For those who stays outside of Klang and Shah Alam, Klang seems like a destination that seems to be quite.. far. However, there are two sides of Klang, before and after the Klang River, for destination before the river, it is actually just 15 minutes from Subang, so if you were to drive to places such as Medan Selera 128, it doesn’t really require planning ahead for 3 weeks and getting visa approved by your home minister.
And the best part is, you can find some unique dishes not easily found in other parts of Greater KL.
128 food court, Klang
For example, one of these unique dishes is Hailam Rice, as offered by one of the stalls located at the rear part of Medan Selera 128.
Yeap, you read it right, Hailam rice, and not Hailam chicken rice.
Hailam rice turns out to be a dish consists of the following different ingredients:
braised 3-layer pork
hard boiled egg
braised tofu skin
pork blood + intestine in soup
sticky curry sauce
Hailam Rice @ Klang
The braised meat/egg/tofu skin side is quite a familiar taste that you’ll be able to find at any good teow chew porridge shop, and the intestine + pork blood soup not too different from a good pork stomach soup. Both these dishes were executed quite on point at this particular stall, with proper seasoning, and pork cuts that was perfect and well cooked.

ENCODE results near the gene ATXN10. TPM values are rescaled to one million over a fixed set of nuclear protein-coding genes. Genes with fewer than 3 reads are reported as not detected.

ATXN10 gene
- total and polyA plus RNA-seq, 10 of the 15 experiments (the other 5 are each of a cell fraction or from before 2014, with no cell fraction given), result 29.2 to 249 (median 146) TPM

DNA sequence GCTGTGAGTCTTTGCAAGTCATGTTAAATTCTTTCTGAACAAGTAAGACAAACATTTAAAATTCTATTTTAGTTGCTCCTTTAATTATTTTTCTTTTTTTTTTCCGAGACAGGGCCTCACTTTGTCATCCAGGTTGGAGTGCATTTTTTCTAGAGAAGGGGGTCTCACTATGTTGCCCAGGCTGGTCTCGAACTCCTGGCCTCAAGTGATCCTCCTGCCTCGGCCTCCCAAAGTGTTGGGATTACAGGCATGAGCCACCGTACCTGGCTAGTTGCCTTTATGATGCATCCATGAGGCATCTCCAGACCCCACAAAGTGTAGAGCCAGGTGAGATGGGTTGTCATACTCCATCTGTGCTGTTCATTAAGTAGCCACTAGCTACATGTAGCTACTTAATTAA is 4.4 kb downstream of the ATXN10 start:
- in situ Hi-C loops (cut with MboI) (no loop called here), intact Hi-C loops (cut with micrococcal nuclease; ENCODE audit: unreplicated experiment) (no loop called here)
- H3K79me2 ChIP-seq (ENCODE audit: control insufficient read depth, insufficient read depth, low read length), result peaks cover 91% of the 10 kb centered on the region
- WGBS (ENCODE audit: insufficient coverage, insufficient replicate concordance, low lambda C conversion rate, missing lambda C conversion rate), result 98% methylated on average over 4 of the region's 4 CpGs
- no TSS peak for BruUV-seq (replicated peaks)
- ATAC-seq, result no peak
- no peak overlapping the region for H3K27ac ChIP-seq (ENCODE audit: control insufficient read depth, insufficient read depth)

The sticky curry sauce though, was something quite unique, it’s almost like a cross between Japanese curry and Loh Mee’s “loh” soup, something that I haven’t really acquired the taste on just yet. If you’re new to this dish like me, I’d suggest asking for this sauce to be served separately and pace it out. Good thing is, their sambal is hot and really adds to the whole experience.
egg, pork, tofu, blood, intestine, curry rice